22Mar-PL-Speciation (1)

22Mar-PL-Speciation (1) - Speciation The Concept of Species...

Info iconThis preview shows pages 1–14. Sign up to view the full content.

View Full Document Right Arrow Icon

Info iconThis preview has intentionally blurred sections. Sign up to view the full version.

View Full DocumentRight Arrow Icon

Info iconThis preview has intentionally blurred sections. Sign up to view the full version.

View Full DocumentRight Arrow Icon

Info iconThis preview has intentionally blurred sections. Sign up to view the full version.

View Full DocumentRight Arrow Icon

Info iconThis preview has intentionally blurred sections. Sign up to view the full version.

View Full DocumentRight Arrow Icon

Info iconThis preview has intentionally blurred sections. Sign up to view the full version.

View Full DocumentRight Arrow Icon

Info iconThis preview has intentionally blurred sections. Sign up to view the full version.

View Full DocumentRight Arrow Icon

Info iconThis preview has intentionally blurred sections. Sign up to view the full version.

View Full DocumentRight Arrow Icon
This is the end of the preview. Sign up to access the rest of the document.

Unformatted text preview: Speciation The Concept of Species A species is the smallest fundamental unit of taxonomy of plants & animals. Species members share a gene pool (they are capable of interbreeding to produce fertile offspring), & are reproductively isolated (cannot mate with other species) They very closely resemble each other. The definition of a species depends on the following attributes : Morphological Similarity They look alike. Physiological Compatibility They function alike. Ecological Association They live in similar conditions. Geographical Distribution They can tolerate similar conditions/environments, e.g. climate. They have Continuity in Time They live at the same time. Theoretically a species cannot naturally interbreed successfully with another species (reproductive isolation). But obviously this does happen: dogs & wolves, dogs & coyotes (coydogs) , bison & domestic cattle (beefalo), Various types of mice & voles have bred without human intervention. In zoos & on farms other species have bred: Tigers, jaguars & lions (Tigrons, Jagrons, Ligers), horses & donkeys (Mules & Hinnys), camels & llamas (camas). Beefalo. Chausie & Bengal cats have been bred from domestic cats & jungle cats, Asian leopard cats & Servals. Some of these Hybrids have broken Haldanes Law & produced fertile young. So either our definition of a species is wrong or our understanding is incomplete. < Liger Tigron > < Beefalo Bull Cama > zonkey Mule (male donkey /female horse) Hinny (male horse/female donkey) Zorses < Geep Coydog > < Dolf Groler bear Poler/grizzly X Wild Duck hybrids: left & middle: Mallard (Anas platyrhynchos) Northern Pintail (Anas acuta) X & right: Eurasian-American Wigeon X (Anas penelope, Anas americana). Mallards hybridize more than any other species of duck even crossing genus lines (50 other species of duck & geese): merganser, eider, mandarin, wood duck, redhead, ring-necked duck, tufted duck, canvasback, domestic waterfowl, feral ducks, e.g. Mallard- Aylesbury Xs The scientific name for a species is an italicized binomial in which the species name is preceded by the name of the genus. The name is succeeded by the name of the authority who named the species. Trinomials are used for subspecies. Aylesbury Duck (domestic) & Mallard-Aylesbury Xs male & female E.g. Modern Humans Homo sapiens , Linne 1758 There are two subspecies: Homo sapiens neanderthalensis , King 1864 (Neanderthal Man) Homo sapiens sapiens , Linne 1758 (Anatomically Modern Man) [Neanderthal & Modern Human DNA differs by ~0.5%] Recent DNA work has shown that humans share 95-99.4% of their DNA with Chimpanzees & Bonobos ( Pan troglodytes & Pan paniscus ) & some suggest that these species should be included in the genus Homo . DNA distance to other primates (%) :- Humans & Bonobos 1.64 Humans & Gorillas 2.27 Humans & Orang Utans 3.60 Humans & Gibbons 4.76 Humans & Chimpanzees ~5.00 Humans & Primates are now considered Hominids while...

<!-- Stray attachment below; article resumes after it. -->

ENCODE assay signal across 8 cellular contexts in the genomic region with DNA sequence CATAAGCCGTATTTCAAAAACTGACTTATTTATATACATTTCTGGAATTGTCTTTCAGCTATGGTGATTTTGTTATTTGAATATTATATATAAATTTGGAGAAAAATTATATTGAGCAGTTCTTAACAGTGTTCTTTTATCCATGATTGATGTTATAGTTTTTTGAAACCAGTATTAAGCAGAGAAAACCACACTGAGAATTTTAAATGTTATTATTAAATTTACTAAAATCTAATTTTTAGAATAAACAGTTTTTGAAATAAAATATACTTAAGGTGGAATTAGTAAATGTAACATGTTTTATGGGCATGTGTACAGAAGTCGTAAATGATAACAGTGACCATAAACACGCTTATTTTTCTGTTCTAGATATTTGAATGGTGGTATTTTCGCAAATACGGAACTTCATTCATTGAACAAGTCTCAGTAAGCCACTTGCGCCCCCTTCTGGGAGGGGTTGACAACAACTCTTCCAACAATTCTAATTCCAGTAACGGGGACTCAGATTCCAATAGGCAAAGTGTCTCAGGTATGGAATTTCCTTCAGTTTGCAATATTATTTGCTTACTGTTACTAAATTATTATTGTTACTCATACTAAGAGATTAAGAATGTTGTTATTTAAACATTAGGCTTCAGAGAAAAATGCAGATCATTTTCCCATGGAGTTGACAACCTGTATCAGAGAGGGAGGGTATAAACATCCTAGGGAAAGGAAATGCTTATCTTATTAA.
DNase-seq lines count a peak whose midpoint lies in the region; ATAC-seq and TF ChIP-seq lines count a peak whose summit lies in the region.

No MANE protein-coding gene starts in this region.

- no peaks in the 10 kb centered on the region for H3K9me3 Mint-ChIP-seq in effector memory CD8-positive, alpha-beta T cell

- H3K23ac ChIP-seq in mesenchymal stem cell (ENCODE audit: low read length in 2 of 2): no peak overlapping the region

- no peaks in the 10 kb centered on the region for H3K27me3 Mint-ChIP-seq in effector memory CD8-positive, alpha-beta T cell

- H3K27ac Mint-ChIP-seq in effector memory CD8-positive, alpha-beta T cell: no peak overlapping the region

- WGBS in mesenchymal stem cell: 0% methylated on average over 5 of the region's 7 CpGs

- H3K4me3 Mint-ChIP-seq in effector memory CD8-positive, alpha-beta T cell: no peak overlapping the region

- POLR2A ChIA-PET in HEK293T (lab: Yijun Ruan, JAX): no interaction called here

View Full Document

Page1 / 128

22Mar-PL-Speciation (1) - Speciation The Concept of Species...

This preview shows document pages 1 - 14. Sign up to view the full document.

View Full Document Right Arrow Icon
Ask a homework question - tutors are online